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Australian Cancer Atlas 2.0 Technical report

The Australian Cancer Atlas 2.0 reveals how the impact of cancer varies across Australia.

Below, you will find an overview of the methods used to create the Atlas. If you would like more detailed information about the methods, technology, data sources or visualisations, please refer to our Technical Report (e-book).


Many of the measures included in the Australian Cancer Atlas 2.0 are reported separately for Males, Females and Persons. The information about a person’s sex is sourced from the original data custodians.

Sex symbols
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Geographical Areas

The Australian Cancer Atlas 2.0 divides the country into specific areas using something called Statistical Area 2 (SA2), a classification system by the Australian Bureau of Statistics (ABS). SA2s are the smallest areas with yearly population data. The ABS says they’re meant to show communities that interact socially and economically.

These small areas can also be grouped into broader regions defined by the Australian Bureau of Statistics. Within the Australian Cancer Atlas 2.0, summaries of the spatial patterns within four broader regions are provided:

Remoteness areas

Categorises small areas across Australia into five categories of remoteness based on their relative access to services.

Socio-economic index

A measure of area-level socioeconomic disadvantage, specifically the Index of Relative Socio-economic Advantage and Disadvantage (IRSAD).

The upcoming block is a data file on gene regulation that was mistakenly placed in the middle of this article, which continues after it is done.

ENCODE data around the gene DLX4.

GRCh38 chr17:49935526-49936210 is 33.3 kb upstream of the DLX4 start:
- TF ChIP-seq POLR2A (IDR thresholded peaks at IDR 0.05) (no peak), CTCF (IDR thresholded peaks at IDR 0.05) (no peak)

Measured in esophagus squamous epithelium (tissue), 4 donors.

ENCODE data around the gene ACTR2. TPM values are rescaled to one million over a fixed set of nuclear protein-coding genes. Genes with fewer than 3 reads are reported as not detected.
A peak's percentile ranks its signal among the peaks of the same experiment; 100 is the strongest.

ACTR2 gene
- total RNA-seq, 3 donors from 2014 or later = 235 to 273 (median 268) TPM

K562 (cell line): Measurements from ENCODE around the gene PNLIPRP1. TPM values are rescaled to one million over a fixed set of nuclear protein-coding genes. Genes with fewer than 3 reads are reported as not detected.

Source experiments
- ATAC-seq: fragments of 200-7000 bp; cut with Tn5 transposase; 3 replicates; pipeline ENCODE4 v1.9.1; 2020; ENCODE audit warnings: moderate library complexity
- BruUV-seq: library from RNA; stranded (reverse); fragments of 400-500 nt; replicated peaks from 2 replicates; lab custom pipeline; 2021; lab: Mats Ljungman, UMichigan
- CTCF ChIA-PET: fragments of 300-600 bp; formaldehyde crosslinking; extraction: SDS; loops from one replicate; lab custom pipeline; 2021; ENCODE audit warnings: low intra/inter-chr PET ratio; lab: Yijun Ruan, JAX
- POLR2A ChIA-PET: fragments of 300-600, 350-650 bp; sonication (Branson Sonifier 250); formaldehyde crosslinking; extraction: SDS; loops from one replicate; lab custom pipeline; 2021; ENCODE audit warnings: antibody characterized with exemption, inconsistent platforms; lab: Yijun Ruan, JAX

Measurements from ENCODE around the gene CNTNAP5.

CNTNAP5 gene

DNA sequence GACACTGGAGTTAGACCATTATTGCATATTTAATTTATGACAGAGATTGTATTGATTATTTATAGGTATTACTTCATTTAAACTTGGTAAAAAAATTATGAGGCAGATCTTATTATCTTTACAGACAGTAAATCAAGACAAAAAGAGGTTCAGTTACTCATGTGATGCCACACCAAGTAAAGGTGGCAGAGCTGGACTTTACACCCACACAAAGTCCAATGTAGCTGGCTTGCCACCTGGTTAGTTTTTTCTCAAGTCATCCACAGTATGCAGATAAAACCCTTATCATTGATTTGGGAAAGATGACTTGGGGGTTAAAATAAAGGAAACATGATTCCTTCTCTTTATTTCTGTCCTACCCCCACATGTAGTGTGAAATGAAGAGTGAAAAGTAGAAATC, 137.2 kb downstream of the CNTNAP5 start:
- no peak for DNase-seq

New South Wales (NSW), Queensland (QLD), South Australia (SA), Tasmania (TAS), Victoria (VIC), and Western Australia (WA), the Australian Capital Territory (ACT) and the Northern Territory (NT).

Capital city areas

Geographical areas designed to represent the functional extent of each of the eight state and territory capital cities.

Methods of presenting results on maps

In the Australian Cancer Atlas 2.0, you’ll find three types of estimates displayed on maps, but the available types vary for each health indicator. For instance, for cancer diagnoses, you can see all three estimates, while for cancer risk factors, only Geographical Patterns (average) is accessible.

Geographical patterns (average)

Provides a snapshot of geographical patterns for the latest available time period (up to 10 years). Information is available for both relative rates (compared to the Australian average) or absolute modelled counts (such as the number of cancers diagnosed).

Geographical patterns for each time period

Shows how geographical patterns across Australia have changed over different time periods (typically, but not always, single years). This is available for relative estimates only, where area-specific rates for each time period are compared to the Australian average for that time period.

Changes over time for each geographical area

Shows how the rates for each geographical area have changed over a combined time period. This is also available for relative estimates only, where the area-specific rates for each time period are compared to the Australian average over the combined time period. These changes reflect the national trends over time in many cases.

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Dataset sources

Cancer registry

Information about cancer diagnosis and survival across Australia comes from the Australian Cancer Database. This database is managed by the Australian Institute of Health and Welfare (AIHW). The Cancer Data and Monitoring Unit at AIHW brings together data from each of the eight state and territory cancer registries in Australia to create the Australian Cancer Database.

Hospital treatment data